Libertarianism in the Digital Age – by T.J. Scott

There is an opportunity for the Libertarian Party in the wake of the Trump election.  The body politic in the U.S. has been fragmenting for about 25 years.  While it can be argued that this phenomenon goes back to the Dixiecrats of 1948, the election of 1992 and the emergence of Ross Perot is a better marker.  He was the first outsider to tap into the electorate, that when combined with the hardcore Republican base, gave us Donald Trump.

There is ideological chaos wherever you look.  The Democrats are moving further Left, a place that doesn’t typically win for them, and the Trumpublicans no longer have an ideology. Their ideology is effectively, a cult of personality.  When beliefs are abandoned to curry favor with a cult-like leader, the party is lost.

The hardcore Republican base is no longer, if it ever was, a fertile ground to cultivate Libertarians.  The Democrats, even the more moderate ones, are repulsed by our economic policies, so that may not be an option anymore either.

So what about the remaining 30-35% of the electorate? These are the folks we as a party typically believe to be Libertarian but don’t know it, yet.  They identify as independents for the most part, but most have a bias to the right or left. And they are not as invested in politics as core Democrats and Republicans.  They may also want to be even less invested these days given the surrealistic drama that is Trumpian politics.  This is an opportunity to show them an alternative; the Libertarian Party.  Thank you, Mr. Trump.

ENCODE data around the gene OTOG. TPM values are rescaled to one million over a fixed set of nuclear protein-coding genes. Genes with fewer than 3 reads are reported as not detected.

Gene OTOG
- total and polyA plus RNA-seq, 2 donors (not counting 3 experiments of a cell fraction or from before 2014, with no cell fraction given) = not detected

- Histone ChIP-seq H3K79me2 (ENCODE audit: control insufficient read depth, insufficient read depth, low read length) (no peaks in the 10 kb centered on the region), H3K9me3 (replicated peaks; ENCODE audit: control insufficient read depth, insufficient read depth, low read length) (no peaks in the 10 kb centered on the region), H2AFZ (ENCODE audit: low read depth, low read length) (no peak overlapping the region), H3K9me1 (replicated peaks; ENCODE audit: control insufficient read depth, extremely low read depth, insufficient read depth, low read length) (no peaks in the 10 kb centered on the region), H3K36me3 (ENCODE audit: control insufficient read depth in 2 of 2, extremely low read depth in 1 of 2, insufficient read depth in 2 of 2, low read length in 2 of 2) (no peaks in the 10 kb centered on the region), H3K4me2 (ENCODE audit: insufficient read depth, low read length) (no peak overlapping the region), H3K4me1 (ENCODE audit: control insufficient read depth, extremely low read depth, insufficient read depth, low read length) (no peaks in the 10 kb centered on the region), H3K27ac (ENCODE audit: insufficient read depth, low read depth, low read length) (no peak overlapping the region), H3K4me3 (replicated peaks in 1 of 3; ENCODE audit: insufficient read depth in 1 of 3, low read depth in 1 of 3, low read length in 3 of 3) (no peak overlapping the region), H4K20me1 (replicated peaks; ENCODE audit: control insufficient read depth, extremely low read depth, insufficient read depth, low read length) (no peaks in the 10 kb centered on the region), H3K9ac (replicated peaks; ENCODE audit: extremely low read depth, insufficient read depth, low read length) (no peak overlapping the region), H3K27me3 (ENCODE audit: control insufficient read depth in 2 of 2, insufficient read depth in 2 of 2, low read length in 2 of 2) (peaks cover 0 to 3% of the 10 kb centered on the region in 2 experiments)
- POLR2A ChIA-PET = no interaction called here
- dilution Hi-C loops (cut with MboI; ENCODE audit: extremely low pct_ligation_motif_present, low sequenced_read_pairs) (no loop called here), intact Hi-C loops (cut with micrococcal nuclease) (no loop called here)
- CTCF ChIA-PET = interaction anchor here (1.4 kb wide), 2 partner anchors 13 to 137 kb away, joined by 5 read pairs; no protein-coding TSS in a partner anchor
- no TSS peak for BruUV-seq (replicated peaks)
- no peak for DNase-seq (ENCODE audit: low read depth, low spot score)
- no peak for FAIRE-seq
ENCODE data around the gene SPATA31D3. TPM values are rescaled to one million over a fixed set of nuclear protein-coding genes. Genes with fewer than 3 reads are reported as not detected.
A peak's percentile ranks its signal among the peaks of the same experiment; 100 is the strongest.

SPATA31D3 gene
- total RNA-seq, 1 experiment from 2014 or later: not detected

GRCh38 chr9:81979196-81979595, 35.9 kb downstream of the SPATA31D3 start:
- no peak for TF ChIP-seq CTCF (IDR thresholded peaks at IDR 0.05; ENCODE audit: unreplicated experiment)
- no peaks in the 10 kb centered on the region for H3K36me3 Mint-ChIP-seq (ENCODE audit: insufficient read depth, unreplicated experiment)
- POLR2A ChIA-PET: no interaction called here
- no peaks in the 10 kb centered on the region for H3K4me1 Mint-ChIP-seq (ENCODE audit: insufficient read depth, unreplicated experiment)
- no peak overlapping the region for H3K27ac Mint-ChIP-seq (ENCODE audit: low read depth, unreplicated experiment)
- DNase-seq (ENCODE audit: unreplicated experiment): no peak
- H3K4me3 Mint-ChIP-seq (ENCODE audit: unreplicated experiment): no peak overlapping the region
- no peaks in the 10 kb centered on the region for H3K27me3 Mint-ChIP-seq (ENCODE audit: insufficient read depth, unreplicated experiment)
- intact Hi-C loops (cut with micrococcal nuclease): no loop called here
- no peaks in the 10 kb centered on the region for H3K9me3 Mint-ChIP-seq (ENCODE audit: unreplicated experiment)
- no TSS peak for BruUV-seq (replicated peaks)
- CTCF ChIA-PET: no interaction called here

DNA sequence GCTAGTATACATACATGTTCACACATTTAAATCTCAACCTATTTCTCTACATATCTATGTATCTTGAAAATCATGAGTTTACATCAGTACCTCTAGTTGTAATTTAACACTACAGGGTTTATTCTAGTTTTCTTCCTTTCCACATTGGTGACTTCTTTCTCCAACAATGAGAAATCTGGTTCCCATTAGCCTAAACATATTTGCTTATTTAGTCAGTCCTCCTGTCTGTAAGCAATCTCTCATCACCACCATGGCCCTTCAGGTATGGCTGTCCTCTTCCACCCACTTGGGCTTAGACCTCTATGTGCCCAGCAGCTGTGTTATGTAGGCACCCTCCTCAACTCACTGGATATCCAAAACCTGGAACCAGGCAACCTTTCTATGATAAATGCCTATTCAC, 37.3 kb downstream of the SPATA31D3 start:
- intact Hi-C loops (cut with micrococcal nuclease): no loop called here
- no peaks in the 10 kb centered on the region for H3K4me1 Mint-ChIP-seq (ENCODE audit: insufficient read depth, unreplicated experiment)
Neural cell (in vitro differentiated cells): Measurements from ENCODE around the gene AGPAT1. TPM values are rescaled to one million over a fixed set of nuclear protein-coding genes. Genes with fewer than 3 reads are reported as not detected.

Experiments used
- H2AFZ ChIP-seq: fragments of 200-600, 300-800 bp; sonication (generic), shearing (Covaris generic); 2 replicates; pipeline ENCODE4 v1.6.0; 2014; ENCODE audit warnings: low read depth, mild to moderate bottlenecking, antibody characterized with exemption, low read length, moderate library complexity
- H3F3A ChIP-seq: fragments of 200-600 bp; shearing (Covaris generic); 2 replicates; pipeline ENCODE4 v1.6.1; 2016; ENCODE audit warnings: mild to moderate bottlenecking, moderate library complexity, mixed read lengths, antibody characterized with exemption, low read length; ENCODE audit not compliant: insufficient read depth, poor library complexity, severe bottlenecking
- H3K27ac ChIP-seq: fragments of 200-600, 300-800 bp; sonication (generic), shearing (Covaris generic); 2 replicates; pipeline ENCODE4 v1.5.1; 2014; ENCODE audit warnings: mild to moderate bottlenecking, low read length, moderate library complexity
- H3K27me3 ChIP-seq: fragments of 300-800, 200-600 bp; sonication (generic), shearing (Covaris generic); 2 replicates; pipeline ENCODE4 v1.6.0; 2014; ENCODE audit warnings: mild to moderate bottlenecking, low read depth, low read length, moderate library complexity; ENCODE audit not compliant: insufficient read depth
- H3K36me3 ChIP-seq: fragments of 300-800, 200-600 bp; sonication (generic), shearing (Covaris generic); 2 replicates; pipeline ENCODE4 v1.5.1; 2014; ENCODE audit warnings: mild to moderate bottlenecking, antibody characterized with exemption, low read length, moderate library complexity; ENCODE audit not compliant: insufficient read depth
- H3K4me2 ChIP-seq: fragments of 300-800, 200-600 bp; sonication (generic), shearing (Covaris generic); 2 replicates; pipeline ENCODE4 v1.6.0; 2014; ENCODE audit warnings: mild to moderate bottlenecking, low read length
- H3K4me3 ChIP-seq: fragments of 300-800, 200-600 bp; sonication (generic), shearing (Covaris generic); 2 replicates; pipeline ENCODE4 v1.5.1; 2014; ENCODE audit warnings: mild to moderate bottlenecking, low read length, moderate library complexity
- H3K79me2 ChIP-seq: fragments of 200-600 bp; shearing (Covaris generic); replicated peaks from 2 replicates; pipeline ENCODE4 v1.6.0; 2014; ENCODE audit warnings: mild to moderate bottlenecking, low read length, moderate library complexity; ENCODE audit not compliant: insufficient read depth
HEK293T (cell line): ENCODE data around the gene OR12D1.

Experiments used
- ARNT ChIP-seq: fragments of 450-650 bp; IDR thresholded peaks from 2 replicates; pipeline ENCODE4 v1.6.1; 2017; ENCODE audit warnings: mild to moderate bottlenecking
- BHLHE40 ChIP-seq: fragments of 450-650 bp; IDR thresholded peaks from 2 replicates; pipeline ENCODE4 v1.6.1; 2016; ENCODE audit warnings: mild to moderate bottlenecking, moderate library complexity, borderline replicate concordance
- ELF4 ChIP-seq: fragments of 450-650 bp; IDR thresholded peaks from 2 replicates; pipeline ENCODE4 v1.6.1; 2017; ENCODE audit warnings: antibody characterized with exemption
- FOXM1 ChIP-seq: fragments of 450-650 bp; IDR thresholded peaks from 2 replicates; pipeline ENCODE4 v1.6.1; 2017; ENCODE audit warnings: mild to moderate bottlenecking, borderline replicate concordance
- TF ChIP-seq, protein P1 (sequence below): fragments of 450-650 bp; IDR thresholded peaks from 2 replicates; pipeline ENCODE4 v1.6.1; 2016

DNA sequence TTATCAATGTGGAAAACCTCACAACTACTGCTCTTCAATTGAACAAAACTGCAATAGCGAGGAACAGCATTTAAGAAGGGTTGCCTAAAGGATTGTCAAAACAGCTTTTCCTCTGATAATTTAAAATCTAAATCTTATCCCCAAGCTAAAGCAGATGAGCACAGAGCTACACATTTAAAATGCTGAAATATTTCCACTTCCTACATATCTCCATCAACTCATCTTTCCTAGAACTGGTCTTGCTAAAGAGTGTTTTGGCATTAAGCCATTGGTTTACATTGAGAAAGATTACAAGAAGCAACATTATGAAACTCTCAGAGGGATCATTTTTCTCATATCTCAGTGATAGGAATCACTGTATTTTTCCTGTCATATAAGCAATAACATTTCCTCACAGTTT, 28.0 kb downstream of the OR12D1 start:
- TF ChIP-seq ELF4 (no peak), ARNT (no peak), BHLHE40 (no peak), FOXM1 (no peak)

The question then becomes how do we reach them? Social Media.  Facebook, Twitter, et al provide a more level playing field for Libertarian recruitment.  I’ve seen videos and read an article or two that the Facebook strategy of the Trump Campaign was KEY to his Electoral College victory.  Why not capitalize on that same proven strategy to recruit that 30-35% of the uncaptured electorate?

The Democrats acquired the entire Facebook Database directly from Facebook back in 2012.  The Republicans got what they needed from Facebook, the management of which leans Democratic, thanks to Cambridge Analytical.  But, the door to Facebook’s database is now closed.  The key to either statewide or national success is Social Media.  So, while social media can level the playing field, we are still at a disadvantage.  How do we get that database?  If we can’t get the database what digital strategies are open to us and at what cost? Facebook “boosting” seems inadequate.

I don’t have the answers, just the questions.


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